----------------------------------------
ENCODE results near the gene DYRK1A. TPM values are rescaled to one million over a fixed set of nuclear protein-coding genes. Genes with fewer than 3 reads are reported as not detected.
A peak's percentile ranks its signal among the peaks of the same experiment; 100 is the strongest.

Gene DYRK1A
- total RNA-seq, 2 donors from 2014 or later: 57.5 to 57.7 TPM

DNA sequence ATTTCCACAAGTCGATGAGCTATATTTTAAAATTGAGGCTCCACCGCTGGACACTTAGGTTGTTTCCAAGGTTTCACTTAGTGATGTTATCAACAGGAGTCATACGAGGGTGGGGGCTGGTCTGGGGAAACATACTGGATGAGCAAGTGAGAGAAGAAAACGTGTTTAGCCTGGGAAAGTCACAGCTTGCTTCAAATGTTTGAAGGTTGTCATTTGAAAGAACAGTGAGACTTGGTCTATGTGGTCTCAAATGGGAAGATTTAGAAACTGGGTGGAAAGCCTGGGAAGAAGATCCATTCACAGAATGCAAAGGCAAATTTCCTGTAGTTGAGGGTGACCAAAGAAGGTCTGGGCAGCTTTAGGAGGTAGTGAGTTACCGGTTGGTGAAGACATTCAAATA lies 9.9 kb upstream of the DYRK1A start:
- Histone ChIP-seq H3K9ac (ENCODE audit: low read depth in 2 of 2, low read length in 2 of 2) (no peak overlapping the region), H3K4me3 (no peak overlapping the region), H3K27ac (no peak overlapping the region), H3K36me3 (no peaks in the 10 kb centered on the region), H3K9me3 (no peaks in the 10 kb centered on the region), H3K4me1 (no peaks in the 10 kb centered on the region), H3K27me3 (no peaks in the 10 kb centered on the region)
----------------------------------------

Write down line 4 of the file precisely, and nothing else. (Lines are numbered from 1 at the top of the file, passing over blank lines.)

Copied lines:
- total RNA-seq, 2 donors from 2014 or later: 57.5 to 57.7 TPM